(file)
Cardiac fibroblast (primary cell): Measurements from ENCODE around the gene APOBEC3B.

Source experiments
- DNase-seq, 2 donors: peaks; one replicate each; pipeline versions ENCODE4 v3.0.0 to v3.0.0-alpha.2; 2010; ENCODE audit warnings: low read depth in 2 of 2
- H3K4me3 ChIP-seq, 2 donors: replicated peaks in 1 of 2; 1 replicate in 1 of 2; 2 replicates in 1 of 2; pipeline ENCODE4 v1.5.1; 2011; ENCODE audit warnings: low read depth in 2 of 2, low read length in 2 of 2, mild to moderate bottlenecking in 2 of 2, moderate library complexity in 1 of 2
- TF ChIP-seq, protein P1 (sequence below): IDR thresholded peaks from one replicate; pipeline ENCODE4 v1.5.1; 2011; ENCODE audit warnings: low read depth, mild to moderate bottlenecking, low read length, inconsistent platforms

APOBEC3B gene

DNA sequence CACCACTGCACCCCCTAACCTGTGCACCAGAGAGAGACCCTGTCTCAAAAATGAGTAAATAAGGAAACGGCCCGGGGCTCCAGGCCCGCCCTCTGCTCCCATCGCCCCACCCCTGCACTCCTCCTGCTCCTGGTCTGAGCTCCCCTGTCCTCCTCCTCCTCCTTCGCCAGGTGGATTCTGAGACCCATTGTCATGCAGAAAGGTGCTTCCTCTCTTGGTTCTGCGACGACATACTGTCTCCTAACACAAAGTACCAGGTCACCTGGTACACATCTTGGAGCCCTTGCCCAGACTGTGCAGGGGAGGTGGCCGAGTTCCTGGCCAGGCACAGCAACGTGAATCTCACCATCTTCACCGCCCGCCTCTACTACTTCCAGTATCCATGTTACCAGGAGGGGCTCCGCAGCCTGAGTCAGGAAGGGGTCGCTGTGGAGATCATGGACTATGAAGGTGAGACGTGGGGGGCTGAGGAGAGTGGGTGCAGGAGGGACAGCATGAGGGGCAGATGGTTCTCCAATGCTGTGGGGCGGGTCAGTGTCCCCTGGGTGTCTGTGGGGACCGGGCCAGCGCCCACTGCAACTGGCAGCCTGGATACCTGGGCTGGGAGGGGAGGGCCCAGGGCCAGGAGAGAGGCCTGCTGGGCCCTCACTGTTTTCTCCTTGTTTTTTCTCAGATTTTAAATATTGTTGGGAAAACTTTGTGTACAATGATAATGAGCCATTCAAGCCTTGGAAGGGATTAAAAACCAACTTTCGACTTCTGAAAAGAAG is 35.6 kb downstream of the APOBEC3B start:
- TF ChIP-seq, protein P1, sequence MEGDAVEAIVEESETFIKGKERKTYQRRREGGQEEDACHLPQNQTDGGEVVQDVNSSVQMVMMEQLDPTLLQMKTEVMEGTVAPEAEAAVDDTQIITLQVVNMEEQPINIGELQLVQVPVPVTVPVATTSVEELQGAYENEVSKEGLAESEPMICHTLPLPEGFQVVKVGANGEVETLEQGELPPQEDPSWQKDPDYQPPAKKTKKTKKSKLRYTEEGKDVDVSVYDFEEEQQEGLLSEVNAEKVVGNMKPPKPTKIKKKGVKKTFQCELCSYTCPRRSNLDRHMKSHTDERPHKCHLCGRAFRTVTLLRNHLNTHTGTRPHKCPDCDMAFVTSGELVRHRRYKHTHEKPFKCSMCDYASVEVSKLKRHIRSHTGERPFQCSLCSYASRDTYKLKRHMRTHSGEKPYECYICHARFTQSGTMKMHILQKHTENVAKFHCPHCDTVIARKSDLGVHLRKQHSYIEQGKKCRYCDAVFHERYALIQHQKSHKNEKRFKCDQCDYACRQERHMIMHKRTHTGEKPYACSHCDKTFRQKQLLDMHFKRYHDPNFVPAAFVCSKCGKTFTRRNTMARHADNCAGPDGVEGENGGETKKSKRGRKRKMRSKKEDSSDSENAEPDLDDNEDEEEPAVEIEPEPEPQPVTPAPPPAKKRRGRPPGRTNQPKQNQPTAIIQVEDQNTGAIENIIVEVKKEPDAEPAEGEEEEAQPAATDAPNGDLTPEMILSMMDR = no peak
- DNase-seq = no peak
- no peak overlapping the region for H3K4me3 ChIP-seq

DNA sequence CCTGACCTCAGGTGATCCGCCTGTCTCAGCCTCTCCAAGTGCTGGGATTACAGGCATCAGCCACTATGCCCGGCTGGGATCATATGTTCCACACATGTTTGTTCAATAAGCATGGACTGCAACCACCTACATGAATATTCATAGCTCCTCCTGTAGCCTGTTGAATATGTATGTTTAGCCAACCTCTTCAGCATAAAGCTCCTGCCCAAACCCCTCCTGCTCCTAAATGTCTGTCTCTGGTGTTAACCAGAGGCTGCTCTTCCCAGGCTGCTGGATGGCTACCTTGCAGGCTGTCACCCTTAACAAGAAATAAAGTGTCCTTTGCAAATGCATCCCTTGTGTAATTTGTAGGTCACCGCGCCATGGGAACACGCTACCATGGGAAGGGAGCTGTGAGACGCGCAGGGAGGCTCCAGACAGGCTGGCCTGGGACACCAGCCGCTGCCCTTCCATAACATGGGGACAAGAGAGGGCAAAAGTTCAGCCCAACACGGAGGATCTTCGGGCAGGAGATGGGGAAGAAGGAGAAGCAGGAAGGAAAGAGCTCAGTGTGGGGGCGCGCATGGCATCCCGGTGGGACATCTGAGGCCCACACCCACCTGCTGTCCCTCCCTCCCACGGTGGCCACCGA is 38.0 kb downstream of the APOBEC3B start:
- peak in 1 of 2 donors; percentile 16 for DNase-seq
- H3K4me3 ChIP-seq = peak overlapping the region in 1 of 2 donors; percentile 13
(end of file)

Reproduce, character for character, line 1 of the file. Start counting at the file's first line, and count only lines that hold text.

Cardiac fibroblast (primary cell): Measurements from ENCODE around the gene APOBEC3B.